Titanic Exploratory Data Analysis


Would You Survive The Titanic?


The Titanic Ship incident is very much well known to everyone. Here in this blog, we are going to discuss the titanic data with a detailed analysis.


The dataset is present in the Kaggle itself.

Dataset Link: https://www.kaggle.com/c/titanic/data


Dataset Description:

This dataset contains 891 rows with 12 columns.

The column descriptions are shown below













Column description:

pclass: A proxy for socio-economic status (SES)

1st = Upper

2nd = Middle

3rd = Lower


age: Age is fractional if less than 1. If the age is estimated, is it in the form of xx.5


sibsp: The dataset defines family relations in this way...

Sibling = brother, sister, stepbrother, stepsister

Spouse = husband, wife (mistresses and fiancés were ignored)


parch: The dataset defines family relations in this way...

Parent = mother, father

Child = daughter, son, stepdaughter, stepson

Some children traveled only with a nanny, therefore parch=0 for them.


survival: It defines a person present in the ship was Survived or not.


Age: Indicates a person's age in years.


ticket: Ticket number of the person.


fare: Passenger fare


cabin: Cabin number


embarked: Port of Embarkation (C = Cherbourg, Q = Queenstown, S = Southampton)


The dataset's first 5 rows are shown below


Data Analysis:

This figure has shown the survived column where 0 represents NO and 1 represents YES.







This figure has shown the sex column where we can see that males numbers were greater than female ones.






This figure has shown the survived column wrt the sex column, where we can see that males deaths are more than female ones whereas female survival rate is more than male ones.





This figure showed the age distribution of all the ages. It is shown that between the age group (20-35) most of the passengers are present.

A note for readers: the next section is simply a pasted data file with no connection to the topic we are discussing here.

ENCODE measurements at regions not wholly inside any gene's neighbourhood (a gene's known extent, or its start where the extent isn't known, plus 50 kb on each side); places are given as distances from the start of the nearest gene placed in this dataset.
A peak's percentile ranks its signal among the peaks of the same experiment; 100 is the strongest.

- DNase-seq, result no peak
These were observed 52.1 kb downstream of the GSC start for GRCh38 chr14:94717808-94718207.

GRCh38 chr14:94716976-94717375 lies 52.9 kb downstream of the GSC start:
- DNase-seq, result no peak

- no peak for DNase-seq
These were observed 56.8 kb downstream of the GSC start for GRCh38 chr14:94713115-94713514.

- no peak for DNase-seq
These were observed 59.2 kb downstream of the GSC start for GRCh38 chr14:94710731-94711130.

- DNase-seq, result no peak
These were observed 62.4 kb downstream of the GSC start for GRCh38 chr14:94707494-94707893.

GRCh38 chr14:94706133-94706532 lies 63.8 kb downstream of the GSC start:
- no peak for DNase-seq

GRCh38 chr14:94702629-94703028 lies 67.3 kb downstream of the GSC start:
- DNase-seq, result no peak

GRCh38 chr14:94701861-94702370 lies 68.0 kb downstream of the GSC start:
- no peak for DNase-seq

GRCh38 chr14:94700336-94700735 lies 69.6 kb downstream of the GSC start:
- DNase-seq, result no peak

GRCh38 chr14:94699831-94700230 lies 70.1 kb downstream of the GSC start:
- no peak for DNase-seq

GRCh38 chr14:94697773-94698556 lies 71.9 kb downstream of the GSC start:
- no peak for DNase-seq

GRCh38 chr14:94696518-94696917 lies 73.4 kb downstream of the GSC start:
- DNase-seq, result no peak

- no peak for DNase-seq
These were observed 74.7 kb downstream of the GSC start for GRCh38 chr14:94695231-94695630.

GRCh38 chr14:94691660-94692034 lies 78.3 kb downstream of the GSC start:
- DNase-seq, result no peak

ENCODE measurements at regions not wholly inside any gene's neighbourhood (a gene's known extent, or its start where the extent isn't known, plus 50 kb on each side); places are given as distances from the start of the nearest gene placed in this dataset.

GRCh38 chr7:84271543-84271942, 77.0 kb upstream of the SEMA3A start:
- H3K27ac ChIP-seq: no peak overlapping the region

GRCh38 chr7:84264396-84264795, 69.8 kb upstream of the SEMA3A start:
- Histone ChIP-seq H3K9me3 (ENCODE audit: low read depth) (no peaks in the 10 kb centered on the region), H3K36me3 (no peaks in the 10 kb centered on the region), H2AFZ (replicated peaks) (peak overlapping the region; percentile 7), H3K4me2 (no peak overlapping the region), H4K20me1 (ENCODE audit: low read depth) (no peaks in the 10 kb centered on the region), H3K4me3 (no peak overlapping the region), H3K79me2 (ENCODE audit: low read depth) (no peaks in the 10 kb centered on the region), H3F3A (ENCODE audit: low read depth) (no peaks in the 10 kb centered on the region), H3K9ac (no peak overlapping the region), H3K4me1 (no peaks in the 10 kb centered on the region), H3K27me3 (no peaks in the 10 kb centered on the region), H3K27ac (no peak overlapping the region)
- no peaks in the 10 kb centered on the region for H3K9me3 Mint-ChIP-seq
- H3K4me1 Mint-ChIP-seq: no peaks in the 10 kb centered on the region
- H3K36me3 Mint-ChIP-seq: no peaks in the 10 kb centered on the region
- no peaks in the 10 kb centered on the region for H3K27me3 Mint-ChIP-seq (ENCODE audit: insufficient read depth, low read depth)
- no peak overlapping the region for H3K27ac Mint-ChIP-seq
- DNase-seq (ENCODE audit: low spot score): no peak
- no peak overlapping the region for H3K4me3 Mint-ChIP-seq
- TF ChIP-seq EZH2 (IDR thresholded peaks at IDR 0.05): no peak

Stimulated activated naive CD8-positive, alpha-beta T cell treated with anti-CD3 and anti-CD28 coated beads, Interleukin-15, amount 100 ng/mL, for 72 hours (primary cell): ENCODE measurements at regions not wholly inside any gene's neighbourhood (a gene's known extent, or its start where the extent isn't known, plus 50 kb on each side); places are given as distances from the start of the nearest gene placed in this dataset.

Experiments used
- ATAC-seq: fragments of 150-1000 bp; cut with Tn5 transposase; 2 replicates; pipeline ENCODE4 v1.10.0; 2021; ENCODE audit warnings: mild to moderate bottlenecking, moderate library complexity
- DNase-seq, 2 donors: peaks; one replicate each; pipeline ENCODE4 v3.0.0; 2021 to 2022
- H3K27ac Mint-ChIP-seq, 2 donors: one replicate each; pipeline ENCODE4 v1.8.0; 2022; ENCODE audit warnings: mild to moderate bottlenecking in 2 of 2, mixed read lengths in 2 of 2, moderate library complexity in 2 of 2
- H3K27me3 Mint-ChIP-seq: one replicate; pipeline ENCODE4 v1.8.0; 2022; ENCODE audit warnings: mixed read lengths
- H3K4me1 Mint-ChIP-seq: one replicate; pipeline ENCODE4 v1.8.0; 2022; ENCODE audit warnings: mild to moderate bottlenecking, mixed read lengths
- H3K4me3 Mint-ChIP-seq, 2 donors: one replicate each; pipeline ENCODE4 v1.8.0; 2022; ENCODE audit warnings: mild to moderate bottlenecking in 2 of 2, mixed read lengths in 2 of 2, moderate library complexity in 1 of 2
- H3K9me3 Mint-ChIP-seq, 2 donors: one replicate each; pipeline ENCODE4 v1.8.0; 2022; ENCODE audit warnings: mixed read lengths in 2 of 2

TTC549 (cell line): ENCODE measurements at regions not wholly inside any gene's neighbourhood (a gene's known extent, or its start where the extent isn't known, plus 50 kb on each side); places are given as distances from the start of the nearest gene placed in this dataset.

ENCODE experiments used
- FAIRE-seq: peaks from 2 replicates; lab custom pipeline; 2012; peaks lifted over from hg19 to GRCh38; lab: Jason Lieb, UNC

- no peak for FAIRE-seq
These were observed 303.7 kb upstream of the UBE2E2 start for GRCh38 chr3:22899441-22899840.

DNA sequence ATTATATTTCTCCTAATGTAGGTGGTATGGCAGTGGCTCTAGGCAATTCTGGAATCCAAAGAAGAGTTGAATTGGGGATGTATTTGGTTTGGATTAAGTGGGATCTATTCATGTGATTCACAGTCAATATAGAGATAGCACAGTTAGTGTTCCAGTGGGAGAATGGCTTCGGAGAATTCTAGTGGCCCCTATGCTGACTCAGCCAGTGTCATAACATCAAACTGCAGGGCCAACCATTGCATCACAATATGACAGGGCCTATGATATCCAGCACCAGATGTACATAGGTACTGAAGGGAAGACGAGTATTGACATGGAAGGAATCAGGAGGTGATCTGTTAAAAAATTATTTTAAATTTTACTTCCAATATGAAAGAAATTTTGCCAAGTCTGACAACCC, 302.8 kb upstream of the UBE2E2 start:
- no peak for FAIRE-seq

we can also plot by changing the size of the bins.


# use bins to add or remove bins
titanic_data.Age.plot(kind='hist', title='histogram for Age', color='c', bins=20);











For KDE(Kernel Density Estimation plot) we have to plot using KDE.


# use kde for density plot
titanic_data.Age.plot(kind='kde', title='Density plot for Age', color='c');










Now let's plot the scatter points between age and fare column.












Plot with more Transparency












The below figure shows the distribution of passenger's class. so from this figure we can see that the age group between(30-50) traveled in Pclass:1, the age group between(25-30) traveled in Pclass:2, and mostly the Youths were traveled in Pclass:3.











Data Wrangling and Preprocessing:

In this section, we will discuss how to handle with NAN values.


sns.heatmap(titanic_data.isnull(),cmap='Accent')













This heatmap shows the NAN Values present in the dataset. we can simply drop The column contains most of the NAN values i.e. Cabin.


titanic_data.drop(['Cabin'],axis=1,inplace=True)

So now from the titanic data cabin column has been removed.

Now the age column has also contained the NAN values, so we can do drop all the NAN values, or we can fill it by some numbers.

Things to be done

1. Dropping values can pamper our dataset cleaning.

2. Filling random values is still not a good choice.

3. Filling by the mean age column is a good choice but we have to check the filling values to each data.


titanic_data.groupby(['Pclass'])['Age'].mean()

Output:

P-class 1 38.233441 2 29.877630 3 25.140620 Name: Age, dtype: float64

Here we have to fill age.mean() for the 3 Pclasses.

Now we have to return each age.mean() to the respective Pclass.

Now let's check for the Embarked column. it contains two NAN values. so we can fill the NAN values to the most repeated occurrence.

Let's check the most repeated occurrence.


titanic_data['Embarked'].value_counts()

Output:

S 644 C 168 Q 77 Name: Embarked, dtype: int64

So S is the most repeated occurrence so we can replace the two NAN values by S.

After replacing let's check if our dataset contains any further NAN values.


sns.heatmap(titanic_data.isnull())












So we have ready with the dataset to fit in our model.

The last step is to be converting categorical variables into numerical ones, and drop unnecessary columns. Here we have two categorical columns i.e. Sex and embarked.

so first drop the unnecessary columns.


titanic_data['Embarked'].replace(to_replace=['S','C','Q'],value=['1','2','3'],inplace=True)

Now the embarked column has been changed to numerical ones. we are now left with Sex column.


from sklearn import preprocessing 
# label_encoder object knows how to understand word labels. 
label_encoder = preprocessing.LabelEncoder() 
titanic_data['Sex']= label_encoder.fit_transform(titanic_data['Sex']) 

Now the sex column also has been changed to numerical ones.


The Analysis has been made to each column present in the titanic dataset. Now it can be directly fit into the model for prediction.


Thank You!


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